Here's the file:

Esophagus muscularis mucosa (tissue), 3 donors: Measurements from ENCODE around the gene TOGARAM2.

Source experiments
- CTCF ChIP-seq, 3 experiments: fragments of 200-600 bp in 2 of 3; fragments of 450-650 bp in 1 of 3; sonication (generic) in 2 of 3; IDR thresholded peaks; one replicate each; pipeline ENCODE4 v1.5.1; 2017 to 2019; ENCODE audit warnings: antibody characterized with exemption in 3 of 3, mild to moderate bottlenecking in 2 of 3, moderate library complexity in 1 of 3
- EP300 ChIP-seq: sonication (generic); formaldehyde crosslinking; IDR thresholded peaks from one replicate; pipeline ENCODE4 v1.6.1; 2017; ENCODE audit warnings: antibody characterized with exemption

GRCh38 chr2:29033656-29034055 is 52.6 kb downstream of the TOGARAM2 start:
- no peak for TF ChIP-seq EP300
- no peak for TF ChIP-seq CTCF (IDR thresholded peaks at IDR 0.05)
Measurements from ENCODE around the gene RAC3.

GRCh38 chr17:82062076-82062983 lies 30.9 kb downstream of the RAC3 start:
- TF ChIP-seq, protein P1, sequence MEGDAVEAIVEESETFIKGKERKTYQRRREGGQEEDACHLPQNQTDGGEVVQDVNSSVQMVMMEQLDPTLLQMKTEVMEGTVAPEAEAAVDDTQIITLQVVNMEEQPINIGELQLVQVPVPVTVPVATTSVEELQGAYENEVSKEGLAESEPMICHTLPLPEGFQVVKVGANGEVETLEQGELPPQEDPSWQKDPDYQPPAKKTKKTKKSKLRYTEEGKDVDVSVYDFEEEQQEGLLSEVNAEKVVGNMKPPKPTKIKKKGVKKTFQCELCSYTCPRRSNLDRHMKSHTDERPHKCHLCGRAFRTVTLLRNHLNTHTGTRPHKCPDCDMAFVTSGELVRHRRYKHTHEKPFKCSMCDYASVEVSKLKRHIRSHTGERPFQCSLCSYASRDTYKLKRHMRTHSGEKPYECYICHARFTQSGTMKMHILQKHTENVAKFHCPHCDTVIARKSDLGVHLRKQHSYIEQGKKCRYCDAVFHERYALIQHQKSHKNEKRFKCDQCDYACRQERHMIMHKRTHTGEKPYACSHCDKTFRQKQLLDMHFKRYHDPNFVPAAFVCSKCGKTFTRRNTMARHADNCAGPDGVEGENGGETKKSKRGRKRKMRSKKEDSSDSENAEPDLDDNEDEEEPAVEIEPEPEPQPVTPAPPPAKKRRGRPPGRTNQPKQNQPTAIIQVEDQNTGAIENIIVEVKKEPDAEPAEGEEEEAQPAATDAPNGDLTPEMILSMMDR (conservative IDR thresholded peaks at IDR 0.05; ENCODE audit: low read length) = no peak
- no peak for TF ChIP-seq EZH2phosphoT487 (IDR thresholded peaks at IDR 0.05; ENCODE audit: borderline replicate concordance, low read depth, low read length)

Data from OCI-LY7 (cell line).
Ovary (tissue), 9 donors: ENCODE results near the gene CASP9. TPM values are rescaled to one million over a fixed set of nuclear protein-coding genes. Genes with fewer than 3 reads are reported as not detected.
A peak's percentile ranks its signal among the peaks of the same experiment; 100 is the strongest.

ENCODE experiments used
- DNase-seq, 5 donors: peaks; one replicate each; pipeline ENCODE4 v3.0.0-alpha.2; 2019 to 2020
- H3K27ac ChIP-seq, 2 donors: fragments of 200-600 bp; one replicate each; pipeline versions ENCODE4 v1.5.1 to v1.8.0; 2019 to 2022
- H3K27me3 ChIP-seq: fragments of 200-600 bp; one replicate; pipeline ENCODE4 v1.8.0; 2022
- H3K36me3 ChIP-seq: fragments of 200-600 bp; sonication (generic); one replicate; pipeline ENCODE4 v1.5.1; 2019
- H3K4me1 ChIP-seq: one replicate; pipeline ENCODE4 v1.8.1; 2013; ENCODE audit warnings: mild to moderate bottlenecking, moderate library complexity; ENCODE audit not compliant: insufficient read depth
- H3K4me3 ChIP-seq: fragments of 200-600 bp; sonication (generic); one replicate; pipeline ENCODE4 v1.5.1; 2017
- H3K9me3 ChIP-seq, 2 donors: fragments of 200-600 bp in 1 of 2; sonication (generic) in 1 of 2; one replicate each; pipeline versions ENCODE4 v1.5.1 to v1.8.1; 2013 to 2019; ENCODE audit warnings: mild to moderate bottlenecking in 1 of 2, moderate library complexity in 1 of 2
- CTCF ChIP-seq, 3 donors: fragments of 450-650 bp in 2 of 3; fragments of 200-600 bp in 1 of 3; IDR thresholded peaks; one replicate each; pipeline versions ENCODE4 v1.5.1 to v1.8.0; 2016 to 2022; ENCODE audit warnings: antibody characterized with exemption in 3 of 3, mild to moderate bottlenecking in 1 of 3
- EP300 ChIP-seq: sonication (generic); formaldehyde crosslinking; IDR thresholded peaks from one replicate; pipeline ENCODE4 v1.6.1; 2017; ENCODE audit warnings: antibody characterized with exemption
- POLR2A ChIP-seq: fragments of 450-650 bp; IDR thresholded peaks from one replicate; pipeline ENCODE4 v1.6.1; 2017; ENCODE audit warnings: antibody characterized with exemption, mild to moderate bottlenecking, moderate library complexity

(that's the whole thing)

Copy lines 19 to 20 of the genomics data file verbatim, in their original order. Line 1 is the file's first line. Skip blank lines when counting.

- H3K36me3 ChIP-seq: fragments of 200-600 bp; sonication (generic); one replicate; pipeline ENCODE4 v1.5.1; 2019
- H3K4me1 ChIP-seq: one replicate; pipeline ENCODE4 v1.8.1; 2013; ENCODE audit warnings: mild to moderate bottlenecking, moderate library complexity; ENCODE audit not compliant: insufficient read depth